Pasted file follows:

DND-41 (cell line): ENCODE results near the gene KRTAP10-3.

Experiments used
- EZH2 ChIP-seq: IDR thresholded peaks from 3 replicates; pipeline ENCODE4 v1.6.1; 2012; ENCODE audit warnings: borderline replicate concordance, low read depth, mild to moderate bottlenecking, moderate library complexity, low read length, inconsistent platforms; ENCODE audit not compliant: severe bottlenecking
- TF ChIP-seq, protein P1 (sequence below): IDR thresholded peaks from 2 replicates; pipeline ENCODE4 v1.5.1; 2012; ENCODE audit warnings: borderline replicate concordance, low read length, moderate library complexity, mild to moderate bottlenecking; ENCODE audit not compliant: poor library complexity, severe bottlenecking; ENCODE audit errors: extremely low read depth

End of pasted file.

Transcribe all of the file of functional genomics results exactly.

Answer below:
DND-41 (cell line): ENCODE results near the gene KRTAP10-3.

Experiments used
- EZH2 ChIP-seq: IDR thresholded peaks from 3 replicates; pipeline ENCODE4 v1.6.1; 2012; ENCODE audit warnings: borderline replicate concordance, low read depth, mild to moderate bottlenecking, moderate library complexity, low read length, inconsistent platforms; ENCODE audit not compliant: severe bottlenecking
- TF ChIP-seq, protein P1 (sequence below): IDR thresholded peaks from 2 replicates; pipeline ENCODE4 v1.5.1; 2012; ENCODE audit warnings: borderline replicate concordance, low read length, moderate library complexity, mild to moderate bottlenecking; ENCODE audit not compliant: poor library complexity, severe bottlenecking; ENCODE audit errors: extremely low read depth